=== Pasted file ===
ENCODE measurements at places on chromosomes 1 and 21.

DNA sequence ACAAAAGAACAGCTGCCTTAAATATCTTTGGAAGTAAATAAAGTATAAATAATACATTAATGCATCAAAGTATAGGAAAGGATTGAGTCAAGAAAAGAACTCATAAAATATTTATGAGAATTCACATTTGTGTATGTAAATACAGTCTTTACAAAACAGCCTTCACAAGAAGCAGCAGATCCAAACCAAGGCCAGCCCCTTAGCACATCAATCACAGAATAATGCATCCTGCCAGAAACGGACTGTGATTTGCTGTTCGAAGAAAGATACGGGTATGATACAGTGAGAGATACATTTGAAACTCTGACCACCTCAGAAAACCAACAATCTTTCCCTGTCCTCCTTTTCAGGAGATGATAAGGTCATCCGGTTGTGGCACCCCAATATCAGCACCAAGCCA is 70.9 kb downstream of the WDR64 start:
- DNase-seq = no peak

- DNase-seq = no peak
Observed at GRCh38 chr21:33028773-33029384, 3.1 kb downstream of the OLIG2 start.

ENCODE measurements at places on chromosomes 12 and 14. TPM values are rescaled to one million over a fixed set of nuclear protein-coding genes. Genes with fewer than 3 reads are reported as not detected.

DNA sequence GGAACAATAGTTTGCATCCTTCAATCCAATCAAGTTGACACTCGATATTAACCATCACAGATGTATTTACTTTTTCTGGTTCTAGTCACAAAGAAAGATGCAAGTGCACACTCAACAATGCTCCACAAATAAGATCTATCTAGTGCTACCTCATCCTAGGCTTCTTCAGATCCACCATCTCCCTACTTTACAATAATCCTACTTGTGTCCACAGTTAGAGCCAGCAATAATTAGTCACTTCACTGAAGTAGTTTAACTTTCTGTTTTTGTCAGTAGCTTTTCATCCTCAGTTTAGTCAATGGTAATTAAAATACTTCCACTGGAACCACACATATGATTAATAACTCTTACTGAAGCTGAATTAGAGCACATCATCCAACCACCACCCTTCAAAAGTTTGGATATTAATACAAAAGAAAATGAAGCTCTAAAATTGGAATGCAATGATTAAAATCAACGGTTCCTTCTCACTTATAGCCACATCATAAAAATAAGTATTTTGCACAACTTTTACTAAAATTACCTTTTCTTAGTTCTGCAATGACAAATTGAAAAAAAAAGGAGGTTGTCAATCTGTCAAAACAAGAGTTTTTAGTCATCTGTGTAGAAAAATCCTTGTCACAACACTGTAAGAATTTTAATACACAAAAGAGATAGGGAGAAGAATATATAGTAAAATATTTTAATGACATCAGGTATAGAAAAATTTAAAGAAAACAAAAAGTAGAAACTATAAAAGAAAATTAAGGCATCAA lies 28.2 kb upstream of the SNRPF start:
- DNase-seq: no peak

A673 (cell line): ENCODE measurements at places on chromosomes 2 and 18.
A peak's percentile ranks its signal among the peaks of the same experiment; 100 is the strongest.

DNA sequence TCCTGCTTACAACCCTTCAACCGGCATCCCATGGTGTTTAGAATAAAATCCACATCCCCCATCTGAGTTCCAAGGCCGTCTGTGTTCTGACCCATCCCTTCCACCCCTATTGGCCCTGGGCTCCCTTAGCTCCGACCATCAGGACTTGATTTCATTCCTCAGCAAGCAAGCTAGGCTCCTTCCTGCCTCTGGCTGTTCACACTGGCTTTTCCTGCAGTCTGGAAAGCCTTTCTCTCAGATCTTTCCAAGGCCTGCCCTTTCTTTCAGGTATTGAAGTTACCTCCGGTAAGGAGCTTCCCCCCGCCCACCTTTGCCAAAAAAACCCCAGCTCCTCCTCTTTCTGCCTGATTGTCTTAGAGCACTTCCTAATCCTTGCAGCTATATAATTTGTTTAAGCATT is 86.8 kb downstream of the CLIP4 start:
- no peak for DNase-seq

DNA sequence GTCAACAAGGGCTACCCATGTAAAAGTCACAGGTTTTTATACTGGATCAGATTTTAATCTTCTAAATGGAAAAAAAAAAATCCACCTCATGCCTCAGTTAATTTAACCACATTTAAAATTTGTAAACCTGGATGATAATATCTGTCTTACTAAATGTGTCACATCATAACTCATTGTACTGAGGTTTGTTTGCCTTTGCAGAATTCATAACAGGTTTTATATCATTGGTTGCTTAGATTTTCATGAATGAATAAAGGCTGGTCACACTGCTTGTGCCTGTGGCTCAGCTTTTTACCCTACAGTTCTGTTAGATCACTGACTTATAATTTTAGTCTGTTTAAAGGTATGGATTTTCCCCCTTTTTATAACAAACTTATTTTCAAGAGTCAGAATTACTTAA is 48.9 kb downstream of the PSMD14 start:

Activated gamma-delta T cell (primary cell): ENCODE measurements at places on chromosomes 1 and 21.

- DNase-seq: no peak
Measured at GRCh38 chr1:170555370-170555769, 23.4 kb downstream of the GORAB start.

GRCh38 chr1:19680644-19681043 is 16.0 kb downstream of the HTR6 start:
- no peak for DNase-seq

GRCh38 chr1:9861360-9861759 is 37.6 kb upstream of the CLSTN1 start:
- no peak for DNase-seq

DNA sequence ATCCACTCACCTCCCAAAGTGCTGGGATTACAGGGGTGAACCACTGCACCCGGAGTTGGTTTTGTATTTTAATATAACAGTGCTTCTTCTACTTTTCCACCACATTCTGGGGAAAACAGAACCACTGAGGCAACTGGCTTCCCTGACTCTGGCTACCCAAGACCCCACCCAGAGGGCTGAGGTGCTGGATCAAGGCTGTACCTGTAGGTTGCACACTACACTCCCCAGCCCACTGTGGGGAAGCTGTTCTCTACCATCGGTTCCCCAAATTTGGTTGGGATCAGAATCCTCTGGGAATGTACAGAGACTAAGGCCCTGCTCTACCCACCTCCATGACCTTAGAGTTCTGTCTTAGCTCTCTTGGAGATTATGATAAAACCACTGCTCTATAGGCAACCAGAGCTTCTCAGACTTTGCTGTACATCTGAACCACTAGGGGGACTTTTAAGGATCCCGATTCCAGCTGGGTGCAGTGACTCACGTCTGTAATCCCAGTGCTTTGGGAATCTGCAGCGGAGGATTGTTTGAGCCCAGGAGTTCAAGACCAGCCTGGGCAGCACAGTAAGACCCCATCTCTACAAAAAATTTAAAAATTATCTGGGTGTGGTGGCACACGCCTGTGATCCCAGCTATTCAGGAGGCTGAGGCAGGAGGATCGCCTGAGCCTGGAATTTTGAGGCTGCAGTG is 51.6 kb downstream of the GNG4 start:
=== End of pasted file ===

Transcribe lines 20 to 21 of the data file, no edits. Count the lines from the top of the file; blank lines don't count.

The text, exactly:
- no peak for DNase-seq

DNA sequence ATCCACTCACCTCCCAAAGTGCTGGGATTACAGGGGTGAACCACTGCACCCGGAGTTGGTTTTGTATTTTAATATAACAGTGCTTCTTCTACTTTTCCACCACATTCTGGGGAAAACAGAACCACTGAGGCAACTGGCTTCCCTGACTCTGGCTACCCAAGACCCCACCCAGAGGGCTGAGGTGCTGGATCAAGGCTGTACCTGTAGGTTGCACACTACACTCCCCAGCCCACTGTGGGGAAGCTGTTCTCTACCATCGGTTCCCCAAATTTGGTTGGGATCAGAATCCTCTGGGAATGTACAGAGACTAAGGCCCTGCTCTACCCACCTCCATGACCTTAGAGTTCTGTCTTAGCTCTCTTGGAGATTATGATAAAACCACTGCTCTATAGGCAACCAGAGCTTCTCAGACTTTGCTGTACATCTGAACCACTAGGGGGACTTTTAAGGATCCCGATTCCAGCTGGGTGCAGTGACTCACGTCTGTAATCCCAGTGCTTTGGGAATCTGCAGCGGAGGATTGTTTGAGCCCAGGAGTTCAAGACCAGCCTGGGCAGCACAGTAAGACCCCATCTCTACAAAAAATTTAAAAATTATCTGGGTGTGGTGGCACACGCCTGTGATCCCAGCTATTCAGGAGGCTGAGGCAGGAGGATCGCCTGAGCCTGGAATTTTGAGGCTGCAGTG is 51.6 kb downstream of the GNG4 start: